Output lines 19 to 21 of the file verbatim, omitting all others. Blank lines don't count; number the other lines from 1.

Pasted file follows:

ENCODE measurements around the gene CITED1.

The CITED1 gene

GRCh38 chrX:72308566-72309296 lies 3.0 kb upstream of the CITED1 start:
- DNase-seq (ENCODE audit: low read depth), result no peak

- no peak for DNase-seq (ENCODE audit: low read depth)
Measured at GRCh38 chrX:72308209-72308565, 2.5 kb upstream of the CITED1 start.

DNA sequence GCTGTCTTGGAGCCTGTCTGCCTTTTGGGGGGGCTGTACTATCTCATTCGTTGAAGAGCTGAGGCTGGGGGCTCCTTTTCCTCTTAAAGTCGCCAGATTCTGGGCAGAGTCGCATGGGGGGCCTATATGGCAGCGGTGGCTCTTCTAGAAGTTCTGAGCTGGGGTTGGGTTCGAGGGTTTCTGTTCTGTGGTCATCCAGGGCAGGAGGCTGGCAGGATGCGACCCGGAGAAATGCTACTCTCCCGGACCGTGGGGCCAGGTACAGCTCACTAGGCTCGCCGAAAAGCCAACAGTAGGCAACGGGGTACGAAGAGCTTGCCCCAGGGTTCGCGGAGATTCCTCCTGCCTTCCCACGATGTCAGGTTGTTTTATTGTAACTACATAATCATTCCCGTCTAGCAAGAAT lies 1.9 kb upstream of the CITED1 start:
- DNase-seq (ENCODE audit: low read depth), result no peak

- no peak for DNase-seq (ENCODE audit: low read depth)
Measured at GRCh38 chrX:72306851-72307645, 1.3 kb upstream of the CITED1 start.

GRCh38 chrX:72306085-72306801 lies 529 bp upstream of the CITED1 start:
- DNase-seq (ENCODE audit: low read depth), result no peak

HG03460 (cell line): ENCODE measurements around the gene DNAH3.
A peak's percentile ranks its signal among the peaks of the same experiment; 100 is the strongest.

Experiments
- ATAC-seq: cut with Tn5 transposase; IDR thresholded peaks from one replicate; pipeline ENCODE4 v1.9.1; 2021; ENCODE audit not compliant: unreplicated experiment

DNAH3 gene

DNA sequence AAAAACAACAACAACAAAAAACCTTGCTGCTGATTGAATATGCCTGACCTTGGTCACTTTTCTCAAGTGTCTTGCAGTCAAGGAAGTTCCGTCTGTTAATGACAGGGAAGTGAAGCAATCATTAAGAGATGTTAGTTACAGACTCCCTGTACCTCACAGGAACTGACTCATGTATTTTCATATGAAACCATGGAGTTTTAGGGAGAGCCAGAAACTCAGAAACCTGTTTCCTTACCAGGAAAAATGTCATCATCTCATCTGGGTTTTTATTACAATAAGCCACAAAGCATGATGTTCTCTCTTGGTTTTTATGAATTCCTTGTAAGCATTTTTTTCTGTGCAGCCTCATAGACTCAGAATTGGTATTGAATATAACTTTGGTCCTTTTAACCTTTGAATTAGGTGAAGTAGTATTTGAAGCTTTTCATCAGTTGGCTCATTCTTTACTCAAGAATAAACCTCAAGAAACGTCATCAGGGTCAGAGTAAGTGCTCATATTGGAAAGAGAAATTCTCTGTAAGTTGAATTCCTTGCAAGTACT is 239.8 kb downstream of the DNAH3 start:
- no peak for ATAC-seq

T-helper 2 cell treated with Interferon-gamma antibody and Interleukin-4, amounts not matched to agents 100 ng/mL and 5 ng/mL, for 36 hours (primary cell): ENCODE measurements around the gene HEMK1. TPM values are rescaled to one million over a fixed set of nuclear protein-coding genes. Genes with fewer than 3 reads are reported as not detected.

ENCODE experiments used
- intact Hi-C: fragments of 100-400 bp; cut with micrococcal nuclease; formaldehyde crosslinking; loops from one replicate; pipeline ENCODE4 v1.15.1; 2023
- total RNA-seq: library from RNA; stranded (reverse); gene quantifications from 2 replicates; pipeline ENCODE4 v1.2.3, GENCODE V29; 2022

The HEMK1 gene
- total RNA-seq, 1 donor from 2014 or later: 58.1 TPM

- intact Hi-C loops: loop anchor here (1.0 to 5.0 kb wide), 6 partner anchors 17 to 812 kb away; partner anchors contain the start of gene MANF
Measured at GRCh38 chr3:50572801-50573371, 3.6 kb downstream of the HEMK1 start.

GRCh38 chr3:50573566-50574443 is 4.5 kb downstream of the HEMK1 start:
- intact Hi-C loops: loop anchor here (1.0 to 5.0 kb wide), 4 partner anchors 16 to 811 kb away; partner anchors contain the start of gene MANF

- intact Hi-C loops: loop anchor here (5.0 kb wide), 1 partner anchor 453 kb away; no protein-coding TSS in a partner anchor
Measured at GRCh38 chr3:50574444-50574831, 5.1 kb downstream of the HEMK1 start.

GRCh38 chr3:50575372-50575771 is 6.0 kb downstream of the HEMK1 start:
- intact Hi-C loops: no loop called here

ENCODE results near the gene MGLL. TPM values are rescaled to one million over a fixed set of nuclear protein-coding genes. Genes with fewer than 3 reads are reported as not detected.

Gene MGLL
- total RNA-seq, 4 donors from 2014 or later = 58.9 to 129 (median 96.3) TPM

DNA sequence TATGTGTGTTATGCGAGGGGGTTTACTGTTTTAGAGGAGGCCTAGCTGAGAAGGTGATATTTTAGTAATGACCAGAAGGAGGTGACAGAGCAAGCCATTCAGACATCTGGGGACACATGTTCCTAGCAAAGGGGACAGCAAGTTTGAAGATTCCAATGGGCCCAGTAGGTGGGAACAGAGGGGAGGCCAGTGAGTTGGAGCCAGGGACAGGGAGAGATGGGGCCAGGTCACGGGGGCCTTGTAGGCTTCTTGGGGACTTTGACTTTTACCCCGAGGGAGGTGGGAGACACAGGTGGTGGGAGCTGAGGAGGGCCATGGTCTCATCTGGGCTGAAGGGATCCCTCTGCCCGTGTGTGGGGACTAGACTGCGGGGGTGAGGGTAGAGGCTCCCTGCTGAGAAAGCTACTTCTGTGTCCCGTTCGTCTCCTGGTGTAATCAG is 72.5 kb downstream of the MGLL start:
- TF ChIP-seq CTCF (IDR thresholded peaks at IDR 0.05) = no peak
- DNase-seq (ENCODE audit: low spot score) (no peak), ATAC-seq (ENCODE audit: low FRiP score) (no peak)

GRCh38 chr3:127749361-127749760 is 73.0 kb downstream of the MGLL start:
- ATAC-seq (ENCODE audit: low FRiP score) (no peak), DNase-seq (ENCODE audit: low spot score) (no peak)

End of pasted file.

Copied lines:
- no peak for ATAC-seq

T-helper 2 cell treated with Interferon-gamma antibody and Interleukin-4, amounts not matched to agents 100 ng/mL and 5 ng/mL, for 36 hours (primary cell): ENCODE measurements around the gene HEMK1. TPM values are rescaled to one million over a fixed set of nuclear protein-coding genes. Genes with fewer than 3 reads are reported as not detected.

ENCODE experiments used